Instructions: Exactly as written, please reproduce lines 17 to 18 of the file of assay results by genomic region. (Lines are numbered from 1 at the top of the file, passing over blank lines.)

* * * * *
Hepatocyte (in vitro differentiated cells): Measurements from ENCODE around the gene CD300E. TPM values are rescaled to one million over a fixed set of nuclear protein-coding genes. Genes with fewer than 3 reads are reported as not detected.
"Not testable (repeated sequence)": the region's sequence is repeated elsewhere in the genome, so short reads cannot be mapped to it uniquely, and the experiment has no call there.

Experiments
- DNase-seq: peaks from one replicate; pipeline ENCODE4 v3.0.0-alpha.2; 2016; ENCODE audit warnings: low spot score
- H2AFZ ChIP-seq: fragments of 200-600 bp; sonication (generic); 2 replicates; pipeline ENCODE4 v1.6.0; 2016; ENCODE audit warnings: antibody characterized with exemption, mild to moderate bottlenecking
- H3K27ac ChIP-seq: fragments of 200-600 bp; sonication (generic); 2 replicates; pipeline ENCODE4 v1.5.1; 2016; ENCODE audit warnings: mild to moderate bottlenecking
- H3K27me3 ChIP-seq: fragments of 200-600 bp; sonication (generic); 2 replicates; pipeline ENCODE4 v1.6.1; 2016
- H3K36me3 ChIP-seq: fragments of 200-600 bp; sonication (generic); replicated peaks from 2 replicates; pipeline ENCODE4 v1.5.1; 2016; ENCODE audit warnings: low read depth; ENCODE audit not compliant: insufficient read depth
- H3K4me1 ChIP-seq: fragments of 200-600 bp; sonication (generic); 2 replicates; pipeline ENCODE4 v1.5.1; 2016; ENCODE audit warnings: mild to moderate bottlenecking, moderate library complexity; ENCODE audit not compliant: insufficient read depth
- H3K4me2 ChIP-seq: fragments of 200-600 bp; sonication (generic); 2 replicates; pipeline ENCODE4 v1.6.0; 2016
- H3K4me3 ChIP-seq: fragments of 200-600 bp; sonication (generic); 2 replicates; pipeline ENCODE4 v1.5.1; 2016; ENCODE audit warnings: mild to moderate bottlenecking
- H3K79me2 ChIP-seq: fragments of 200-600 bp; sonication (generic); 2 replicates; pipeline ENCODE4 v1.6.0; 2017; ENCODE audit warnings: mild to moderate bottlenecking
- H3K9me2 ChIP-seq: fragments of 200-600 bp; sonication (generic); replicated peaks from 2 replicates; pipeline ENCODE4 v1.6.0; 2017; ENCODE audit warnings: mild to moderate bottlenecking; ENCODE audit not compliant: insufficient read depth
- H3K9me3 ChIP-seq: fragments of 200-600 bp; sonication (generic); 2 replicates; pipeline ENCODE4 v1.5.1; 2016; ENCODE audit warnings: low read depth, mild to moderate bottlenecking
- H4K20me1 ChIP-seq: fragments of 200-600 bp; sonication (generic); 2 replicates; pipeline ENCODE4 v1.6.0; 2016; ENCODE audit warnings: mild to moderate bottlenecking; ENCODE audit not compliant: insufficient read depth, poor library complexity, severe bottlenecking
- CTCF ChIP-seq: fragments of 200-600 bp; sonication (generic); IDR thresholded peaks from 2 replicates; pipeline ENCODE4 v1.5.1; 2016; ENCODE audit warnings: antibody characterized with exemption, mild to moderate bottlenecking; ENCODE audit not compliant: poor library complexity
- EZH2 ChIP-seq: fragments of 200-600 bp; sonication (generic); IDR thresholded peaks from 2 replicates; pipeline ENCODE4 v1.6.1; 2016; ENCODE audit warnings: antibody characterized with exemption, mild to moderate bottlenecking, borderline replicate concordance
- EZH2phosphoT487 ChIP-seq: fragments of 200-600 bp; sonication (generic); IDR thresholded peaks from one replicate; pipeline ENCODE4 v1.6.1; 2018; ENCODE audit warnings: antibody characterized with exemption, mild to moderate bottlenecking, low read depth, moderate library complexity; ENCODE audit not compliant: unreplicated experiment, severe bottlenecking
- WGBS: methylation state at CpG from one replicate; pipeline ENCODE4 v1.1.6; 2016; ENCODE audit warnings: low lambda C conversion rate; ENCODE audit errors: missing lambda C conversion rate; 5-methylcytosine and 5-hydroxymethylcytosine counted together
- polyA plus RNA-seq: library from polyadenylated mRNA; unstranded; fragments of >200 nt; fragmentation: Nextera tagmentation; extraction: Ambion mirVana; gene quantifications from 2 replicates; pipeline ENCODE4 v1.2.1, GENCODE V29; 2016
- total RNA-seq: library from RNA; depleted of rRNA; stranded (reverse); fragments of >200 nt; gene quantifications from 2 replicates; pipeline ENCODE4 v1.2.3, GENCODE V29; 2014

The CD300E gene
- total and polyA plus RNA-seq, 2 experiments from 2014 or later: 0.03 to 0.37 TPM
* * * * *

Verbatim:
- EZH2 ChIP-seq: fragments of 200-600 bp; sonication (generic); IDR thresholded peaks from 2 replicates; pipeline ENCODE4 v1.6.1; 2016; ENCODE audit warnings: antibody characterized with exemption, mild to moderate bottlenecking, borderline replicate concordance
- EZH2phosphoT487 ChIP-seq: fragments of 200-600 bp; sonication (generic); IDR thresholded peaks from one replicate; pipeline ENCODE4 v1.6.1; 2018; ENCODE audit warnings: antibody characterized with exemption, mild to moderate bottlenecking, low read depth, moderate library complexity; ENCODE audit not compliant: unreplicated experiment, severe bottlenecking